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Notes On Creek History

To offer a history of the Creek tribe from its discovery down to our epoch to the readers does not lie within the scope of this volume, and for want of sufficient documents illustrating the earlier periods it could be presented in a fragmentary manner only. But a few notes on the subject, especially on the Oglethorpe treaties, will be of interest to the reader. In the year following their departure from the West Indies (1540), the troops led by H. de Soto traversed a portion of the Creek territory, taken in its extent as known to us from the end of the eighteenth century. De Soto’s presence is proved by the mention of Creek tribes bearing Creek name’s in the reports of his three chroniclers. The most circumstantial report in topography is that of the Knight of Elvas. He states that de Soto’s army usually marched five to six leagues a day in peopled countries, but when passing through deserted lands proceeded faster. From Chiaha H. de Soto reached Coste in seven days. From Tali, probably contiguous to Coste, he marched for six days, through many towns, to Coca, arriving there July 26th, 1540. Leaving this town after a stay of twenty-five days, he reached Tallimuchase on the same day, Ytava on the next, and had to remain there; six days, on account of a freshet in the river. Having crossed the river he reached Ullibahali town, fortified by a wooden wall, and on the next day stopped at a town subject to the lord of Ullibahali, to reach Toasi the day after. Then he traversed the Tallise...

List Of Creek Towns

In this alphabetic list of ancient Creek towns and villages I have included all the names of inhabited places which I have found recorded before the emigration of the people to the Indian Territory. The description of their sites is chiefly taken from Hawkins “Sketch” one of the most instructive books which we possess on the Creeks in their earlier homes. Some of these town names are still existing in Alabama and Georgia, although the site has not infrequently changed. I have interspersed into the list a few names of the larger rivers. The etymologies added to the names contain the opinions of the Creek delegates visiting Washington every year, and they seldom differed among each other on any name. The local names are written according to my scientific system of phonetics, the only change introduced being that of the palatal tch for ch. Ábi’hka, one of the oldest among the Upper Creek towns; the oldest chiefs were in the habit of naming the Creek nation after it. Hawkins speaks of Abikúdshi only, not of Abi’hka. It certainly lay somewhere near the Upper Coosa River, where some old maps have it. Emanuel Bowen, “A new map of Georgia,” has only “Abacouse,” and this in the wrong place, below Kusa and above Great Talasse, on the western side of Coosa River. A town Abi’hka now exists in the Indian Territory. The name of the ancient town was pronounced Abi’hka, Apiχka and written Obika, Abeka, Abeicas, Abecka, Beicas, Becaes, etc.; its people are called Apiχkanági. Some writers have identified them with the Kusa and also with the Conshacs, e. g. du...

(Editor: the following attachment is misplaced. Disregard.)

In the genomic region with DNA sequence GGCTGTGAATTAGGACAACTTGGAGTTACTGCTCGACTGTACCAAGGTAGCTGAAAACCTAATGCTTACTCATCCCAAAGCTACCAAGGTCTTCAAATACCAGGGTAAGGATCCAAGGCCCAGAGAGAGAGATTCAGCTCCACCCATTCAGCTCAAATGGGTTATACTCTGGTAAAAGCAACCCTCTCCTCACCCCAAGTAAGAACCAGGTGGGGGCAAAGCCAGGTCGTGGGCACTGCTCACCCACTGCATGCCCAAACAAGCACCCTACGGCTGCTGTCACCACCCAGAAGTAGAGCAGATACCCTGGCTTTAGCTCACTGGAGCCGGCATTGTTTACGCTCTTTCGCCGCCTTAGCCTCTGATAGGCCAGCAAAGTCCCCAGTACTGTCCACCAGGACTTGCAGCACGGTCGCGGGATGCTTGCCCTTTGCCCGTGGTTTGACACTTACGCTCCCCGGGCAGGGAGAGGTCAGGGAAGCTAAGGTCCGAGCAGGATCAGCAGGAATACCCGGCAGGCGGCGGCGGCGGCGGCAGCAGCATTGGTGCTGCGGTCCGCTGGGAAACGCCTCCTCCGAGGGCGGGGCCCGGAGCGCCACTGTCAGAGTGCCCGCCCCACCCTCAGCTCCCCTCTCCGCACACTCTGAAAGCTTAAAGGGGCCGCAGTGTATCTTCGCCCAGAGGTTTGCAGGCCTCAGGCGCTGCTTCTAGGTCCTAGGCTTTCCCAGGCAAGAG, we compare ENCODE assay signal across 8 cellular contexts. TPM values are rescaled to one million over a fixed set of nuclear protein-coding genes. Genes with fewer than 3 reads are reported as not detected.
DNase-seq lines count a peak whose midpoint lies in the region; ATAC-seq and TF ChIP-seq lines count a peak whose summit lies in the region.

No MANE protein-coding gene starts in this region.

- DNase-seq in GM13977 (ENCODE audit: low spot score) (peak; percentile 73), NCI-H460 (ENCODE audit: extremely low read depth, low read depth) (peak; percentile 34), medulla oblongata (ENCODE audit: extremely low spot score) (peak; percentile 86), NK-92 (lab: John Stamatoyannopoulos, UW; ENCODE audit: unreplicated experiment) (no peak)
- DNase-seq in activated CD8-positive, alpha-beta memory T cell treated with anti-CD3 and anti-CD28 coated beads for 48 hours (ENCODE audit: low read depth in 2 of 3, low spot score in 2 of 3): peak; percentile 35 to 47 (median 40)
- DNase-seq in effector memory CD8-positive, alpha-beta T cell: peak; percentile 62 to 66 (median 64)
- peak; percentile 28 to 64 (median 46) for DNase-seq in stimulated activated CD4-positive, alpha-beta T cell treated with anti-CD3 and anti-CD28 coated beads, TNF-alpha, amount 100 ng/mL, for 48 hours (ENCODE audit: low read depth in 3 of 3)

The Creek Settlements

The towns and villages of the Creeks were in the eighteenth century built along the banks of rivers and their smaller tributaries, often in places subject to inundation during large freshets, which occurred once in about fifteen years. The smallest of them contained from twenty to thirty cabins, some of the larger ones up to two hundred, and in 1832 Tukabatchi, then the largest of all the Creek settlements, harbored 386 families. Many towns appeared rather compactly built, although they were composed of irregular clusters of four to eight houses standing together; each of these clusters contained a gens (“clan or family of relations,” C. Swan), eating and living in common. The huts and cabins of the Lower Creeks resembled, from a distance, clusters of newly-burned brick kilns, from the high color of the clay.1 It will be found appropriate to distinguish between Creek towns and villages. By towns is indicated the settlements which had a public square, by villages those which had none. The square occupied the central part of the town, and was reserved for the celebration of festivals, especially the annual busk or fast (púskita), for the meetings of chiefs, headmen and “beloved men,” and for the performance of daily dances. Upon this central area stood the “great house,” tchúka láko, the council-house, and attached to it was a play-ground, called by traders the “chunkey-yard.” Descriptions of these places will be given below. Another thoroughgoing distinction in the settlements of the Creek nation was that of the red or war towns and the white or peace towns. Red Towns The red or kipáya towns, to which...

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